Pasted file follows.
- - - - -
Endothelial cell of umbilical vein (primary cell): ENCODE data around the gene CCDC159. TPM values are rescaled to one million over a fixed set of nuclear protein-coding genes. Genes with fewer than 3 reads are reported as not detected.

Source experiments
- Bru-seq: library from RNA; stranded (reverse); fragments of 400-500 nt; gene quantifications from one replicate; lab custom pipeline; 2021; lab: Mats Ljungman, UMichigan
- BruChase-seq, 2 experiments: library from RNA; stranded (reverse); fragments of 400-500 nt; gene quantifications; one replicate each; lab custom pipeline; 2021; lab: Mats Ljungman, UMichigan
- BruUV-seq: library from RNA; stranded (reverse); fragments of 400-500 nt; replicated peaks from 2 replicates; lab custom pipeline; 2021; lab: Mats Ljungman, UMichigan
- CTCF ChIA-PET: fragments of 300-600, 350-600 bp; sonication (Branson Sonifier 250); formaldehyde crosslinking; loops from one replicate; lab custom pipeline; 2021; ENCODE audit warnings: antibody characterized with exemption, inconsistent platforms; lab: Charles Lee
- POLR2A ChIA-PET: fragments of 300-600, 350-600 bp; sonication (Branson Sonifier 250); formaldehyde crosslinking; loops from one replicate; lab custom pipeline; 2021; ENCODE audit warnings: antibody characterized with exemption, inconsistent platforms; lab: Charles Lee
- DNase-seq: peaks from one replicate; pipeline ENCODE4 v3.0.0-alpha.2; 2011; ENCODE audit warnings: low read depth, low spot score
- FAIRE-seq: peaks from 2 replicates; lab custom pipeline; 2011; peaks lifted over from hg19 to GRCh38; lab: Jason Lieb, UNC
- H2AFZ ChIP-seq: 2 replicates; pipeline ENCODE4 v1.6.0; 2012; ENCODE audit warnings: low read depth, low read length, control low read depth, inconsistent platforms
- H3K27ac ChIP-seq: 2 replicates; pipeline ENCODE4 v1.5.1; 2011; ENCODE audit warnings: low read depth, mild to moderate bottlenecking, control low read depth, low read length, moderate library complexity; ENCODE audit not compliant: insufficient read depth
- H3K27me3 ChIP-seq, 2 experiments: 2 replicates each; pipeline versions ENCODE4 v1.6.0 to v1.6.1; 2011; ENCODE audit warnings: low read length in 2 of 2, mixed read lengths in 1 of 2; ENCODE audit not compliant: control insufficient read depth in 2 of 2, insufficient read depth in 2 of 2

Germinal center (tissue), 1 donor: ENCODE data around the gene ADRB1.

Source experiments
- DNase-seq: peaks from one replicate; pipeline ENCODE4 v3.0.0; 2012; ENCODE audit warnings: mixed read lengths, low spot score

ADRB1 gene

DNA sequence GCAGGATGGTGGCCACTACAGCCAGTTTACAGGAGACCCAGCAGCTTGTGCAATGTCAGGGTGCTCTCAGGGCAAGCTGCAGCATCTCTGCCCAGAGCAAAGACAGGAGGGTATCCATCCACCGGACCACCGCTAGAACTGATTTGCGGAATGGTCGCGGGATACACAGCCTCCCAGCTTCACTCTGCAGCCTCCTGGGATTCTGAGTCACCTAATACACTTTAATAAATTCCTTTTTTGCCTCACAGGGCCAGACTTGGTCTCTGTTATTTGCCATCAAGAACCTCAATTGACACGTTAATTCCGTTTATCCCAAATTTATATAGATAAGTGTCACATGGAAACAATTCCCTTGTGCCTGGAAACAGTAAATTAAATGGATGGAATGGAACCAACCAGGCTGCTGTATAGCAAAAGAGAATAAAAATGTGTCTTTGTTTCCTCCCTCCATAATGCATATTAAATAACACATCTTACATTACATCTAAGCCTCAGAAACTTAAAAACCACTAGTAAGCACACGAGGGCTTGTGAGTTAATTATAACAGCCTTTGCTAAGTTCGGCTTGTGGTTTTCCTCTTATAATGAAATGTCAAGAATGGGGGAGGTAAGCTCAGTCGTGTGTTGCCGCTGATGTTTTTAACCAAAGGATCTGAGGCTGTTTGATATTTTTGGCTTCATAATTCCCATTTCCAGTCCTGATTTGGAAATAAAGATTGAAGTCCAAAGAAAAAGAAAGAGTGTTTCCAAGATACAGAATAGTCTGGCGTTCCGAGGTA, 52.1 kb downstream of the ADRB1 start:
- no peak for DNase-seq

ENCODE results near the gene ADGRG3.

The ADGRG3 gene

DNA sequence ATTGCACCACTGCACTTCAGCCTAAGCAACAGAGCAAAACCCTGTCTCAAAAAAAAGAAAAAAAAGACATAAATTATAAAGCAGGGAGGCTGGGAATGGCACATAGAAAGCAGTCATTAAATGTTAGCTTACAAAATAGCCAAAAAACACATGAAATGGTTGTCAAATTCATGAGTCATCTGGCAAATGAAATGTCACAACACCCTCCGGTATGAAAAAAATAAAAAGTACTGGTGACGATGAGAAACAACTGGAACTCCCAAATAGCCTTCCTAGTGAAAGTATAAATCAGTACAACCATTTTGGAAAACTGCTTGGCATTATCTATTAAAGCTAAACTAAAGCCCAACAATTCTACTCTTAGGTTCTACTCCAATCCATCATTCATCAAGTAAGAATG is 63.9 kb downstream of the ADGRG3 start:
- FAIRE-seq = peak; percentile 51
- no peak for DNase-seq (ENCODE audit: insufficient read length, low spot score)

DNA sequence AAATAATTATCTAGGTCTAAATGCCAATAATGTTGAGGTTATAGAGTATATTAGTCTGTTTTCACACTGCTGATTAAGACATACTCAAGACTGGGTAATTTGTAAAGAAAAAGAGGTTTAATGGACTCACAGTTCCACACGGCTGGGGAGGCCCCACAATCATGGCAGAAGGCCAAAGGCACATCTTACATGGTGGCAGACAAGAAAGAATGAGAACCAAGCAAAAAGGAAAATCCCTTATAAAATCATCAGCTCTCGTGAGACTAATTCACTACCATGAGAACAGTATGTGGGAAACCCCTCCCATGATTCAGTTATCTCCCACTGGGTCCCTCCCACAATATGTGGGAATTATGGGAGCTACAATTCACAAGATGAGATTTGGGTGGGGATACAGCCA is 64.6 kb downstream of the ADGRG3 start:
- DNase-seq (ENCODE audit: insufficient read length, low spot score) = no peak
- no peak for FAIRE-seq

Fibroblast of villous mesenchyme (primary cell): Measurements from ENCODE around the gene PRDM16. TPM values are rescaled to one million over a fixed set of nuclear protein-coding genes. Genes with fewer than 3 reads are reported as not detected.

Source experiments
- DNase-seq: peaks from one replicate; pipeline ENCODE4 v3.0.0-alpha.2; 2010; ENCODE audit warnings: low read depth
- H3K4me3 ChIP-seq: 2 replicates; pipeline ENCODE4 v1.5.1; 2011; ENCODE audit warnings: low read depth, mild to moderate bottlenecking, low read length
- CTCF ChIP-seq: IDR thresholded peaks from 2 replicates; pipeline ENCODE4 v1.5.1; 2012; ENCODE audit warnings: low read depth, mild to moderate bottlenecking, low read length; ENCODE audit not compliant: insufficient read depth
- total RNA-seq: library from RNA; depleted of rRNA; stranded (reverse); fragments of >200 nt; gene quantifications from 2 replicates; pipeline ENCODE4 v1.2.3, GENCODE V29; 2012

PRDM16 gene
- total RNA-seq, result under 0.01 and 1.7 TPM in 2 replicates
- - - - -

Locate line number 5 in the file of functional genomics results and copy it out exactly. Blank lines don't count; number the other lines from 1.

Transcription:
- BruUV-seq: library from RNA; stranded (reverse); fragments of 400-500 nt; replicated peaks from 2 replicates; lab custom pipeline; 2021; lab: Mats Ljungman, UMichigan